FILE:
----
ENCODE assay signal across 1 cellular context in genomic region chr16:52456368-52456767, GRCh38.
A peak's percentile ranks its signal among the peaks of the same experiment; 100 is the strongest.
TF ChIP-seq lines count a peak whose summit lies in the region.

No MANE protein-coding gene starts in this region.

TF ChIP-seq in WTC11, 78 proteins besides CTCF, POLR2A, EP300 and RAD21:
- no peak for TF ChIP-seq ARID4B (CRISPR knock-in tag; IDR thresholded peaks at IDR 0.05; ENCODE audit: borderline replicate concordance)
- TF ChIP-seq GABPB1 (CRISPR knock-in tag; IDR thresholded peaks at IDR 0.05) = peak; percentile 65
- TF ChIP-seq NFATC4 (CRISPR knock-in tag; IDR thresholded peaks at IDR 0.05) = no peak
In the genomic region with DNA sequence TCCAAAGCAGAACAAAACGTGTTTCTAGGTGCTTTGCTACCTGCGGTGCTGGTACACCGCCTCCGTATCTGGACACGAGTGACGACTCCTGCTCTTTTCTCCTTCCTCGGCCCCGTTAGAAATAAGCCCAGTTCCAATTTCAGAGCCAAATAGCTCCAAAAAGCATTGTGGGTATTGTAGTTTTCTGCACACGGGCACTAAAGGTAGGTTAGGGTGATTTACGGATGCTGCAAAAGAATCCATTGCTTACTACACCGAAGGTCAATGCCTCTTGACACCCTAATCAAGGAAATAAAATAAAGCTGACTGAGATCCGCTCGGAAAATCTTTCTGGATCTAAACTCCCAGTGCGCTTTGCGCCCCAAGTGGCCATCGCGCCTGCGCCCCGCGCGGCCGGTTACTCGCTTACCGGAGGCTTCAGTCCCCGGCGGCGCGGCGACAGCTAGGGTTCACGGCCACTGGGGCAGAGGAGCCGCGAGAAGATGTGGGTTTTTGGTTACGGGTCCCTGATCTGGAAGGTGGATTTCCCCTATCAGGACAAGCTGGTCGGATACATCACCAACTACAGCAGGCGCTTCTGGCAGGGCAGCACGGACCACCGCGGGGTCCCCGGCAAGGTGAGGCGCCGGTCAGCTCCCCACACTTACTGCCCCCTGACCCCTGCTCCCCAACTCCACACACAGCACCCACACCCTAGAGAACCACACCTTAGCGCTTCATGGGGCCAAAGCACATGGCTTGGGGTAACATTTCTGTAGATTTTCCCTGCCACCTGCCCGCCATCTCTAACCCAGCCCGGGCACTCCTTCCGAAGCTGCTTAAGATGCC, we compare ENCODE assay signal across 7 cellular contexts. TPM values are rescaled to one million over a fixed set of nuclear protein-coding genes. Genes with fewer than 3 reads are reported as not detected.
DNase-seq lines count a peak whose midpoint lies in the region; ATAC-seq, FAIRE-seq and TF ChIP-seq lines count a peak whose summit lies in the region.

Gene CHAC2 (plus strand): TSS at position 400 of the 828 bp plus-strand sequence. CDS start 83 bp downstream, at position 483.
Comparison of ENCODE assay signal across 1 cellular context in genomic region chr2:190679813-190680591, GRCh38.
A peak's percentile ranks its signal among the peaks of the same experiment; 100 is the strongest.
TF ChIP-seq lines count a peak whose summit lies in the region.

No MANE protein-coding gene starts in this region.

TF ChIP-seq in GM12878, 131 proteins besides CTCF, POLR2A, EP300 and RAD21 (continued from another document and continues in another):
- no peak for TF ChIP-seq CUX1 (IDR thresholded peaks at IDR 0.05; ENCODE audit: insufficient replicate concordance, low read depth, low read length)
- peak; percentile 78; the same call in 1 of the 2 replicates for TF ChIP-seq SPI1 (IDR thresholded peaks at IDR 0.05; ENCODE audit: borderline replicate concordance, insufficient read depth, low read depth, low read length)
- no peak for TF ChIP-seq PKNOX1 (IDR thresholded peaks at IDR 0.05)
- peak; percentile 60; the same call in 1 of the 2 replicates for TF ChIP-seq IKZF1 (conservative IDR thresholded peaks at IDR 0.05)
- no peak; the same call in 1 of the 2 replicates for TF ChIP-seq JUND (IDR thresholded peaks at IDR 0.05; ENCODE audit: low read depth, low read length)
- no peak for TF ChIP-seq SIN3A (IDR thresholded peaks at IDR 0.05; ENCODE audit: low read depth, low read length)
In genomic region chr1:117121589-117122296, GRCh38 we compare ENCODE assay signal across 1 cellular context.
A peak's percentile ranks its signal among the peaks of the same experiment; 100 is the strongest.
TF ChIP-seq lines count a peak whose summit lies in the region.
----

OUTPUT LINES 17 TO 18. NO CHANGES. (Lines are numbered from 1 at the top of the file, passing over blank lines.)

- no peak for TF ChIP-seq CUX1 (IDR thresholded peaks at IDR 0.05; ENCODE audit: insufficient replicate concordance, low read depth, low read length)
- peak; percentile 78; the same call in 1 of the 2 replicates for TF ChIP-seq SPI1 (IDR thresholded peaks at IDR 0.05; ENCODE audit: borderline replicate concordance, insufficient read depth, low read depth, low read length)